Let's talk about cycling in the rain then shall we?

Saturday during the day I was collecting and chopping firewood, so had kind of gotten used to the rain, which was constant and heavy, and of which we've had rather a lot of this past week - Thursday alone in one hour saw one seventh of our average rainfall for the month. Saturday was bad, raining all day. Charged my lights up, got my bike and kit ready. And then it REALLY started to rain. Boy did it lash it down, and no way was I going out in that. Sure I've been out in heavy rain before, but that's been on rides where it starts during not prior. Just seemed a bit daft to venture out into the woods at night, alone in a storm, so I didn't.

Sunday. Woke up to torrential rain again. Really hammering against the window it was, so I tucked up into the duvet. Wife, however, went out in it for a run so that was it; I had to to save face. But blow me down it only went and stopped just as I set off. Literally within 100m of my ride it went from horrid to zero rain. By the time I got to the top of the hill the sun had come out and all was well with the world. Weather wise it was very pleasant indeed.

Trail wise was a different story entirely. Mud was a given that was for sure. Lots of fallen branches and trail debris, naturally. Water? After the rain we've had? Boy was there a lot and there has been a fair degree of trail erosion, with little gulleys forming on any down-slope. As here in lovely Surrey the trails aren't hugely wide, then there was little chance of missing these emergent streams. I got soaked. So wet indeed that after a time it made no difference to my wetness whether or not I rode the puddles and streams, so that's what I did; rode right through them for grip. Well I did until I encountered one over at Headley. That one was making little waterfalls. These were great to pop off at speed, but the following stream was just too deep to allow for easy riding through. Just couldn't see where I was going thanks to a near constant spray into my face.

Somehow the rear Maxxis Aspen is providing grip, and I don't know how or why it is, as it has very little tread indeed. Sure on some of the muddy off-camber slopes the rear will slip sideways, and even on level ground at speed the rear can side step to such an extent that it drags the front off line as well. In essence it's stupid winter tyre, but I'm not about to spend £40 or £50 replacing it right now just before Christmas am I? OK I'll fess up; I'm not about to spend £50 on a tyre at any time of year. Economies of scale and all that, but a tyre fitted to my Fiesta costs less. My car tyres will do 40,000 miles easily enough, whilst the bike ones can be shagged at a few hundred miles - indeed last year I got through four tyres in five weeks thanks to sidewalls ripping out.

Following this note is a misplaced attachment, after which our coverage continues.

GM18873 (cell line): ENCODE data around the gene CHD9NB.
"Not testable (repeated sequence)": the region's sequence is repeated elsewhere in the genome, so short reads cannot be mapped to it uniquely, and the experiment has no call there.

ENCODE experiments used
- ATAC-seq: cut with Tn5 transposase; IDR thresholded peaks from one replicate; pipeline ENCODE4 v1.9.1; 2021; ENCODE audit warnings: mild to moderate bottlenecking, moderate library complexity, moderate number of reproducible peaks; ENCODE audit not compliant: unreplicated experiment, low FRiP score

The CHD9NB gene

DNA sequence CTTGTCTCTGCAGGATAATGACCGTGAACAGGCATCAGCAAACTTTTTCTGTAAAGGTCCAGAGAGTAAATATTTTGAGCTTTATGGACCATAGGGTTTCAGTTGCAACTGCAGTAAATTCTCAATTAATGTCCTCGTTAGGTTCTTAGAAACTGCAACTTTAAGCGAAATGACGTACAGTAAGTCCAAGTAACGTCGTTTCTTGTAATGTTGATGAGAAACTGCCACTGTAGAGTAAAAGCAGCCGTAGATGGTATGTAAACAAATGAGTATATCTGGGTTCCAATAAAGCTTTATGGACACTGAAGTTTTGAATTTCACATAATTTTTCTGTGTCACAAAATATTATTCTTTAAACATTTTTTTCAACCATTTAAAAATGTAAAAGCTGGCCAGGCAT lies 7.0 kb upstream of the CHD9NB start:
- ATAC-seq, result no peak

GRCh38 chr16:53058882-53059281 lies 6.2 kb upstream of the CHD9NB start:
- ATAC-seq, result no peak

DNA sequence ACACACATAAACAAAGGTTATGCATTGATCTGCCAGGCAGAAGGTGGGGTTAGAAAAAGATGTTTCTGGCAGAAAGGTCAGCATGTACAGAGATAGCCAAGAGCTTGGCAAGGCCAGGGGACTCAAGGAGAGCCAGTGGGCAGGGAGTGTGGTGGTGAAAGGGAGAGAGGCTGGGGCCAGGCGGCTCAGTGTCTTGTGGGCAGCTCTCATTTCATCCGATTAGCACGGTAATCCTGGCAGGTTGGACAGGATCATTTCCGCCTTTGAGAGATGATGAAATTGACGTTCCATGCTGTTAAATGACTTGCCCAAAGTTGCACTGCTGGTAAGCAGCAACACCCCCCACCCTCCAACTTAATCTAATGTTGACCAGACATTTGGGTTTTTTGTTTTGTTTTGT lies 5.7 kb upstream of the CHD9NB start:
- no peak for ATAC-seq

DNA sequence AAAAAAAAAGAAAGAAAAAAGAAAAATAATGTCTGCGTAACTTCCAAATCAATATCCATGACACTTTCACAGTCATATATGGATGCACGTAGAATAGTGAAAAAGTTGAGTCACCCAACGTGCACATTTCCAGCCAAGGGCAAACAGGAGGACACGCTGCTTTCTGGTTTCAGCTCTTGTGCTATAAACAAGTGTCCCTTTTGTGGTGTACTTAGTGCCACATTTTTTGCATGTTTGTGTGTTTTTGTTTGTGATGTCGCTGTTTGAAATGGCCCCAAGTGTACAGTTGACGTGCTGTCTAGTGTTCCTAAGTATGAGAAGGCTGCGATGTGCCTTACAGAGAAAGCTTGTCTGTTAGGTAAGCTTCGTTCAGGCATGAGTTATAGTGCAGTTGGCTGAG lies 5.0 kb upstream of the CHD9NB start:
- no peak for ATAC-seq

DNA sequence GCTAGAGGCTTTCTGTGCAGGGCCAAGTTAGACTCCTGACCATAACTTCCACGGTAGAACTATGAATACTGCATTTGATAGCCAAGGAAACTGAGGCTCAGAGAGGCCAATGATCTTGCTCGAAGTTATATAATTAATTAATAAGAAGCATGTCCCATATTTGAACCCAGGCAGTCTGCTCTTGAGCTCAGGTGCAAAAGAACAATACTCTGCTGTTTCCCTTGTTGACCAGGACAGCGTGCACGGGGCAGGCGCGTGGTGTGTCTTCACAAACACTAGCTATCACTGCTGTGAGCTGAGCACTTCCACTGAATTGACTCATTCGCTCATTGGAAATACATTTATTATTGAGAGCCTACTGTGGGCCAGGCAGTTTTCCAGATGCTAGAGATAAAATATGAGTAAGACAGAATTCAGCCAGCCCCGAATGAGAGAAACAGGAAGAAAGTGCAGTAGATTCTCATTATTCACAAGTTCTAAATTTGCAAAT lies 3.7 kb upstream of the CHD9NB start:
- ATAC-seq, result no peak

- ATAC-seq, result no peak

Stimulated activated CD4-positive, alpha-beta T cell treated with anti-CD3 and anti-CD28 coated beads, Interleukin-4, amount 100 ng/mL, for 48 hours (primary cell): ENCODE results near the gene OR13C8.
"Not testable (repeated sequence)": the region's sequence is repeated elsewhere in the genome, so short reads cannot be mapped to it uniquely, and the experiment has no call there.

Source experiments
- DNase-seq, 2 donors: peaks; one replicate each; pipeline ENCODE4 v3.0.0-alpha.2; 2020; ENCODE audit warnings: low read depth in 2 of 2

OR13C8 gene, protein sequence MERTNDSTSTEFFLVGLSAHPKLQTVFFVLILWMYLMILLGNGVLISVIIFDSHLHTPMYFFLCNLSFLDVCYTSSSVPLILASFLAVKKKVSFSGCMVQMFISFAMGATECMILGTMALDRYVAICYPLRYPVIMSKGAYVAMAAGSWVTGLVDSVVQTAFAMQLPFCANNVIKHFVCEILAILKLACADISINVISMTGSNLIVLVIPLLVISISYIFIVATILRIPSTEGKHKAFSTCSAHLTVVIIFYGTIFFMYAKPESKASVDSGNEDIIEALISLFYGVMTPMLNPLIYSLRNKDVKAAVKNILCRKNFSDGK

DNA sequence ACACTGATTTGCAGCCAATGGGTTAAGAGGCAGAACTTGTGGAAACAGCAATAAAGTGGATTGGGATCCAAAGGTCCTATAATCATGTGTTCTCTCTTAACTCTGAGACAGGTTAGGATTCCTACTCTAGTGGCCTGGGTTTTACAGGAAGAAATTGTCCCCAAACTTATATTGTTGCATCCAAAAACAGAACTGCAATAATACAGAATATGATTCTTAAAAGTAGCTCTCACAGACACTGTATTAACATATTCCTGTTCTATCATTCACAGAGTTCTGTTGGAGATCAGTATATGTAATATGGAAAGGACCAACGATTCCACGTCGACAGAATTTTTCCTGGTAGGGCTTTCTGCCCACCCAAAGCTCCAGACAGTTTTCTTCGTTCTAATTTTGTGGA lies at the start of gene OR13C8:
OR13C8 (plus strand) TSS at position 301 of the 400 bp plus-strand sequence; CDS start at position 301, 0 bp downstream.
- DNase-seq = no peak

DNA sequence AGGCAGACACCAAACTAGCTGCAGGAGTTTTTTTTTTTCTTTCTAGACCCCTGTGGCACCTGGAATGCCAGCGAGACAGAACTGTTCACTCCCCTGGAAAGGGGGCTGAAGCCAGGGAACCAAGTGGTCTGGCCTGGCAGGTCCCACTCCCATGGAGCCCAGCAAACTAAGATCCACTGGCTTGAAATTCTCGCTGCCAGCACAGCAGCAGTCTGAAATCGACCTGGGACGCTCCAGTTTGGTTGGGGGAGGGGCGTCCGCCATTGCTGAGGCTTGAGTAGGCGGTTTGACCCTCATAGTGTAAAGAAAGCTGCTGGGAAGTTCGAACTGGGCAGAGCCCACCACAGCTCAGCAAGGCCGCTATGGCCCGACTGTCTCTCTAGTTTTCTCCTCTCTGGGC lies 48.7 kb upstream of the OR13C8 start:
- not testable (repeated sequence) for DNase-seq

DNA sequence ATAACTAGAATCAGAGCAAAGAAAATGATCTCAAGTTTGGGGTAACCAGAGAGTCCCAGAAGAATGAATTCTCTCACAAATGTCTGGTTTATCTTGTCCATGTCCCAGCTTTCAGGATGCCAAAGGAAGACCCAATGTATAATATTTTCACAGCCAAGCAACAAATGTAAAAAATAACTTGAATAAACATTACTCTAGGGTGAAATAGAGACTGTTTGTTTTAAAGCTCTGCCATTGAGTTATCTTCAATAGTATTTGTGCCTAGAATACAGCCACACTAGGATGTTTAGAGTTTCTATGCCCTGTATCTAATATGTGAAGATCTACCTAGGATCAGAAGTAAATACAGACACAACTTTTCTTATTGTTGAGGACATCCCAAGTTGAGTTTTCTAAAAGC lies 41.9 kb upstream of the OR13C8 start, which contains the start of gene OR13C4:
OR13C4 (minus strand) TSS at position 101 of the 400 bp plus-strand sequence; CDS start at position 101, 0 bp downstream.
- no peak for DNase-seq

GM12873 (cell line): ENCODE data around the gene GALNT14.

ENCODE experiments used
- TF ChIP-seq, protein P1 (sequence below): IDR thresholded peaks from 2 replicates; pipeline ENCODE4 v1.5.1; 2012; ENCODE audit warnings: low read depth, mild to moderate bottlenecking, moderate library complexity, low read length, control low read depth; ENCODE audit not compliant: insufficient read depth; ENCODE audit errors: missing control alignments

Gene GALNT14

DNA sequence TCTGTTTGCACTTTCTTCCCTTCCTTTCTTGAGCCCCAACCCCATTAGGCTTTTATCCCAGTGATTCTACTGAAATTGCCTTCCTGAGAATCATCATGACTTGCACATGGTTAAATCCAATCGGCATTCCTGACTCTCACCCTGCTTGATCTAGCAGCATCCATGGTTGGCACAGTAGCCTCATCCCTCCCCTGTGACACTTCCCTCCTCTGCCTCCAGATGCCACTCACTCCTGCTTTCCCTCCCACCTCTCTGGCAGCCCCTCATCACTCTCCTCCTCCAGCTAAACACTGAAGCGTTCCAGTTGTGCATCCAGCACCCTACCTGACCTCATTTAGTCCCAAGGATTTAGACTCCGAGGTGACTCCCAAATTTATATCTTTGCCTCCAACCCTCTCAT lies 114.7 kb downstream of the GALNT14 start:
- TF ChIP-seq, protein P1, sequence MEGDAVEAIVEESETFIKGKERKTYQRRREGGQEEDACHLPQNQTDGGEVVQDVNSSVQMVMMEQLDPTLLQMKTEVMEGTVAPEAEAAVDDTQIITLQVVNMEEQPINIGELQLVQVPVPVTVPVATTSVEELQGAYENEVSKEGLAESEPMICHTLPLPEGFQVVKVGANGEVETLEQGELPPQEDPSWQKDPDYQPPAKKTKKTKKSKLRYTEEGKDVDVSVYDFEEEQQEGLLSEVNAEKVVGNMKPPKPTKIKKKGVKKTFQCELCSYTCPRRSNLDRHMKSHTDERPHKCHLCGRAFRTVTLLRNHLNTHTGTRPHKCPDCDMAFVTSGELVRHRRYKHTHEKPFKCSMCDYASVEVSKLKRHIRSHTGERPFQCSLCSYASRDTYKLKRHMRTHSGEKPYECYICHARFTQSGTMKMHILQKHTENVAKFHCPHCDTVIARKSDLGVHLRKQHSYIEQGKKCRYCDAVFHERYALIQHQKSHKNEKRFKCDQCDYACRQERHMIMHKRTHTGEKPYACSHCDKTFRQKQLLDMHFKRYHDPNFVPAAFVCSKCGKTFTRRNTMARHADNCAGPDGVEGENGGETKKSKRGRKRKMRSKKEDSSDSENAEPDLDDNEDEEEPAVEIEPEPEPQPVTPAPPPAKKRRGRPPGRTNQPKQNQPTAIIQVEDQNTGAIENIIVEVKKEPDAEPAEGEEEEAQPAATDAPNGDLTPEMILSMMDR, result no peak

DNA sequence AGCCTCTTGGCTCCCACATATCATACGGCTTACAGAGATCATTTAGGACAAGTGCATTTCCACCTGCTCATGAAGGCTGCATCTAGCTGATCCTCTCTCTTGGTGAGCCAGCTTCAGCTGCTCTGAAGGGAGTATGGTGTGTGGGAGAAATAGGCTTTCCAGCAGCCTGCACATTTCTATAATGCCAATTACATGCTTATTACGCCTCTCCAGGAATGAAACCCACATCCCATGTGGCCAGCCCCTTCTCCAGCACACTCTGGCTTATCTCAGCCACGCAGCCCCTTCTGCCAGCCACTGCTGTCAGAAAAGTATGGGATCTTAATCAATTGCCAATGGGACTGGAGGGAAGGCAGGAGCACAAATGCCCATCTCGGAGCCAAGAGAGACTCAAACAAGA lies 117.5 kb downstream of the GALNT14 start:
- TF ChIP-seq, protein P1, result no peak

Ooops, I'm ranting. Sorry.

All in all a good day out in the Surrey Hills. Where were you?

Post ride the action didn't stop. Wife has gone all "woodburner" on me, and had one installed a few months back. Prior I figured it would be work, and that dearest would not be involved in any form with wood. As usual it has been left to me to do the collection and management of our stash, something which I seem to have a knack for. In just over a month I've enough in stock now to keep us going all winter, and even have enough new wood drying to keep us through half of next year. None of which cost me a penny - you just casually say to anybody "I have a woodburner" and pretty soon you're being asked to clear gardens. Saturday it was an old Elm tree; perhaps 900kg all in. Only problem now is finding somewhere to put it all, so the task is storage. Got any spare pallets anybody?

Now although all of my wood has been free, which I'm more than happy with, that is not to say that by the time it gets burnt there is no cost to the project. Big lumps mean a saw, axe, hammer and sharpening tools have to be bought. Storage, although made from old pallets, well they have to be dismantled so I needed a wrecking bar. They then need to be assembled into little wood shelters, so nails and screws purchased. In essence collecting free wood [gas as well don't forget] is probably the same cost wise as buying it in, but most certainly costs way more time wise. But there's the rub, and also a connection to being a mountain biker, or indeed a lot of other time consuming activities, like cooking or cleaning. I could buy a road bike and get to Box Hill or Headley Heath nice and clean, and do it faster, more efficiently. My bike wouldn't wear out either. But it's not the same is it? Sure I could buy in bags of wood reasonably cheaply [wife has seen logs as cheap as £20 a car full] but where's the fun in that? Say it quietly, but I quite enjoy the activity of finding wood in the first place, manhandling it, then there's the cutting and storing. Furthermore my children get involved as well, as does our cat. It's a pretty sociable event in our house, this wood management thing.

And say it quietly, but hauling wood, using an axe to chop it, and then burning it, well, it's all a bit, manly isn't it? There's nothing poncy about chopping 40kg lumps of wood.